Only 2…

That’s the number of KPI’s you need for improving your service management related to incident, change and problem management.

Only 2 you say? Yes, only 2. And they are:

  • Number if incidents (with a certain threshold, preferably 0)
  • Resolution time (with a certain threshold, preferably ASAP)

Incident management
The less incidents you have the better your services perform. There are 2 ways to decrease the number of incidents you have on your plate at any moment in time:

  • Prevent incidents from happening
  • Solve incidents faster

Actually, the number of incidents shouldn’t be a KPI for incident management on it’s own. Incident management starts when an incident happens, so it has “no” influence on the creation of incidents. It does have an influence on how fast the incidents are solved.

Problem management
The goal of problem management is to actually prevent incidents from happening again and/or elsewhere, therefore problem management directly influences the number of incidents you have. If you speed up your problem solving process, you will have less incidents faster.

Change management
We all know that a lot of incidents happen because a change wasn’t implemented correctly (the code itself, the way it was implemented, or whatever). If you perform changes really well, this directly influences the number of incidents. The faster and better you implement changes, the number of incidents will go down.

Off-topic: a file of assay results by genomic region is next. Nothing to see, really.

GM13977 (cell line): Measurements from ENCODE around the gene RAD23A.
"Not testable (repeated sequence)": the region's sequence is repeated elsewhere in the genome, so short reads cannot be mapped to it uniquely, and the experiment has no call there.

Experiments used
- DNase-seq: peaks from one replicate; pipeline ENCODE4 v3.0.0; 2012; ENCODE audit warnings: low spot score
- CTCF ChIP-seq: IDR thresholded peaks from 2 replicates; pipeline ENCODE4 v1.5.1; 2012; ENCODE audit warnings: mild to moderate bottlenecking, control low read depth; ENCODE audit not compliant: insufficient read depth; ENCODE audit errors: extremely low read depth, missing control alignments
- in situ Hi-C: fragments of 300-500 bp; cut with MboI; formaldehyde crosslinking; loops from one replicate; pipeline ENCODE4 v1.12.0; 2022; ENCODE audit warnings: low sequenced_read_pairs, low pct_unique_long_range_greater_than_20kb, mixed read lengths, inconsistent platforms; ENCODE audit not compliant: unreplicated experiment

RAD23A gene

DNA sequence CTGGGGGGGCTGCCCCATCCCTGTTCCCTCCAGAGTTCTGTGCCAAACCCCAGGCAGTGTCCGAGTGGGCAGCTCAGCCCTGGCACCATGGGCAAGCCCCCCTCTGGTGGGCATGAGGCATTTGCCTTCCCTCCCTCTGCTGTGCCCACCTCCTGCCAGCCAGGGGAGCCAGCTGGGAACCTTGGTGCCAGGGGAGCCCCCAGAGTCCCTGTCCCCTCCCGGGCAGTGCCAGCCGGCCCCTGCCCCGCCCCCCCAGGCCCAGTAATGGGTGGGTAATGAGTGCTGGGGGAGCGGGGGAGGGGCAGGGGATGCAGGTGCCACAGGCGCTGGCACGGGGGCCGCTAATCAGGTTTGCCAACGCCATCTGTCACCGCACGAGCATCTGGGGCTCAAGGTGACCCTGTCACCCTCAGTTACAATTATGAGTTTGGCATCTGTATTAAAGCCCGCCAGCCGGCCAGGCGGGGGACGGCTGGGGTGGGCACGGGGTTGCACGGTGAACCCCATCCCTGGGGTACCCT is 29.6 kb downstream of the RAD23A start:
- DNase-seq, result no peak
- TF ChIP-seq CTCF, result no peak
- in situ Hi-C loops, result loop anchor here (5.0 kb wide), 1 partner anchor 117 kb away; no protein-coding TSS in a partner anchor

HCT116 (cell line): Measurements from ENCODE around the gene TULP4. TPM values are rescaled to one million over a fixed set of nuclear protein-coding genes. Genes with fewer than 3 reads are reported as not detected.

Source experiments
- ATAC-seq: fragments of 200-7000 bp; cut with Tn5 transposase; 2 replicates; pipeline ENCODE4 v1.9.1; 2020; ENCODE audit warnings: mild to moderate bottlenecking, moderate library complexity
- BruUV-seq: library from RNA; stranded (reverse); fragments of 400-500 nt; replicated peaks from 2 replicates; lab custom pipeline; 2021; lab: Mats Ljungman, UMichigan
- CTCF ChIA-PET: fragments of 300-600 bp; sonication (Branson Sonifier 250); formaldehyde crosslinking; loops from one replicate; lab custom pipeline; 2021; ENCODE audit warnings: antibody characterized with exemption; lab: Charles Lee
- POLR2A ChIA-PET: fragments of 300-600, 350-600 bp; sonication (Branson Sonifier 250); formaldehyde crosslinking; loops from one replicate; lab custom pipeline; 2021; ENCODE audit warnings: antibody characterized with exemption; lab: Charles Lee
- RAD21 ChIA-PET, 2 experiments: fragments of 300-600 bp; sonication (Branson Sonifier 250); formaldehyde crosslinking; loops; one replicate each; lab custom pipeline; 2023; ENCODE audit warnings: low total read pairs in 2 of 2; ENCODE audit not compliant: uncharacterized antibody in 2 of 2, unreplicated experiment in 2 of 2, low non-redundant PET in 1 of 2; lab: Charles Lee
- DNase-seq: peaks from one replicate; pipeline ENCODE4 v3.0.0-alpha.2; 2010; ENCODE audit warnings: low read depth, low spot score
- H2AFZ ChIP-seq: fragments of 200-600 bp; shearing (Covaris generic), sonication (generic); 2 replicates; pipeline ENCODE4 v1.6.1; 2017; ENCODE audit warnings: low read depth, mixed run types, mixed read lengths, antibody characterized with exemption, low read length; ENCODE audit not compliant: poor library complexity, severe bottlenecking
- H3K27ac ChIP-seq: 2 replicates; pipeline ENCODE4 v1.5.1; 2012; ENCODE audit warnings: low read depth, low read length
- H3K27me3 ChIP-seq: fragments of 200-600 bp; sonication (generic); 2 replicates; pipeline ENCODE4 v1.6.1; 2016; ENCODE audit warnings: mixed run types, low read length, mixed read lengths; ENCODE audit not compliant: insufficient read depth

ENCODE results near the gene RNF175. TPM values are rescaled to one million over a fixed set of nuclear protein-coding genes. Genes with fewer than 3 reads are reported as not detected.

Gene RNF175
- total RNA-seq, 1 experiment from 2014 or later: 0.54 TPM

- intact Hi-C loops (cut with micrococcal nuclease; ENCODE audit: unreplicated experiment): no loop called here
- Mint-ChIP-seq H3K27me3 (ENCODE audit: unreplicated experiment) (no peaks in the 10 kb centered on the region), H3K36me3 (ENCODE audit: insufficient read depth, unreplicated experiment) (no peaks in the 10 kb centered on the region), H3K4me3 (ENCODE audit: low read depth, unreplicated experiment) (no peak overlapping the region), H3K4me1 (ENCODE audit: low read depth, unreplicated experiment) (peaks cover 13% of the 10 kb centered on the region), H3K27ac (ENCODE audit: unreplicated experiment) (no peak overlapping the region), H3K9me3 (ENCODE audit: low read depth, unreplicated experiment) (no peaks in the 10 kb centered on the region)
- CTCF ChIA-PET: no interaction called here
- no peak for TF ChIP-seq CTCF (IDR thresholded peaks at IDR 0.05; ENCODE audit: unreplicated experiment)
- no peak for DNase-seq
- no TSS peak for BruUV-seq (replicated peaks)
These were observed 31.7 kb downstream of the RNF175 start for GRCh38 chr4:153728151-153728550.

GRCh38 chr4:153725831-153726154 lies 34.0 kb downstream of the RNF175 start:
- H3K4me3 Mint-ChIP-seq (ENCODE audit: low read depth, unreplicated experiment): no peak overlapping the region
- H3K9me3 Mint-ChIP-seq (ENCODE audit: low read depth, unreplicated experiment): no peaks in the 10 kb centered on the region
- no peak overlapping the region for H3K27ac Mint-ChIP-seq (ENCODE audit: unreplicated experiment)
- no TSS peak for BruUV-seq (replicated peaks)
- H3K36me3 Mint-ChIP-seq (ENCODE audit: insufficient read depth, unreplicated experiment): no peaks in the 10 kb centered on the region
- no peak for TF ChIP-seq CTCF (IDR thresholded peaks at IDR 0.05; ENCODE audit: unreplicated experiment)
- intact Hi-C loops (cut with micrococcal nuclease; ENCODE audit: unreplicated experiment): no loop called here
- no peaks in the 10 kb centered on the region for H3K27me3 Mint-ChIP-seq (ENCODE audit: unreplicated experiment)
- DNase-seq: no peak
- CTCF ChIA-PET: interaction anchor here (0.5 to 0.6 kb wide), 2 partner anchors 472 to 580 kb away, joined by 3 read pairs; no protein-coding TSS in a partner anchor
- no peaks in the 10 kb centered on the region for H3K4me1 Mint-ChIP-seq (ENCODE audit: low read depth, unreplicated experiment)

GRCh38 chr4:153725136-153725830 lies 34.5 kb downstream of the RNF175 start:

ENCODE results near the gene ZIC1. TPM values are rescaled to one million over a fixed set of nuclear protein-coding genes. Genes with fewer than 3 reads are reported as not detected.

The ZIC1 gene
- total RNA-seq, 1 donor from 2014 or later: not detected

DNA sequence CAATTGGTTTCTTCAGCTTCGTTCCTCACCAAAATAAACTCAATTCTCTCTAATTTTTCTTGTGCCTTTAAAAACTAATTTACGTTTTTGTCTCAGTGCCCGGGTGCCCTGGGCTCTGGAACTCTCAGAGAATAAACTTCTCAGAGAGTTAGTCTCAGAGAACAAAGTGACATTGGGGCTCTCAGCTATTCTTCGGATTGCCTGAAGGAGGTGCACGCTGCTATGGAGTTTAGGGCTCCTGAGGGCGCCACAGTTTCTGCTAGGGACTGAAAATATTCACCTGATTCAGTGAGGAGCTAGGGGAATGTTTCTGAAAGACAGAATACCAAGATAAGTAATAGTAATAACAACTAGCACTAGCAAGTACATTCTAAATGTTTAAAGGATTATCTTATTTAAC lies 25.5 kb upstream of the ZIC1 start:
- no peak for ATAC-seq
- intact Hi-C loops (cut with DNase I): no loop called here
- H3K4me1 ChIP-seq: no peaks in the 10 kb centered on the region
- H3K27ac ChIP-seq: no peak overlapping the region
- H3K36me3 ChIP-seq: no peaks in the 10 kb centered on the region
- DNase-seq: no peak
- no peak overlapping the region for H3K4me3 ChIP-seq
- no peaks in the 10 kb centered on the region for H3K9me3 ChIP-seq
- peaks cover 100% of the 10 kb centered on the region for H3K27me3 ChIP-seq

What are your KPI’s? And can they be reduced to jus these 2? Let me know and see if we can find a way 🙂

DoD for incidents

So, incident management and Scrum. Unplanned work vs. planned work. The shear definition of things that pop up unexpectedly vs. sprints with fixed work that cannot be changed. ITIL vs. Agile. And how to connect both.

One of the ways to connect different ways of working with different goals, is to try to speak the same language and align communication. With this goal in mind, I’m experimenting with what I call the Definition of Done for Incidents. In this way at the end of the incident management process, you know what needs to be done. And when asked the question: “Are you done done?”, you can answer: “Yes”.

I’m suggesting that an incident is done, if:

  • All the incident AC’s are met
  • (Temporary) fix is available on production
  • Live (temporary) fix is verified by reporter/enduser/customer
  • Service is back to normal service level (SLA)
  • Documentation is updated (if needed)
  • Problem ticket is created if temp fix or critical incident
  • The incident ticket is updated

My questions to you are: What do you think? What am I missing? What is unnecessary? What other feedback do you have?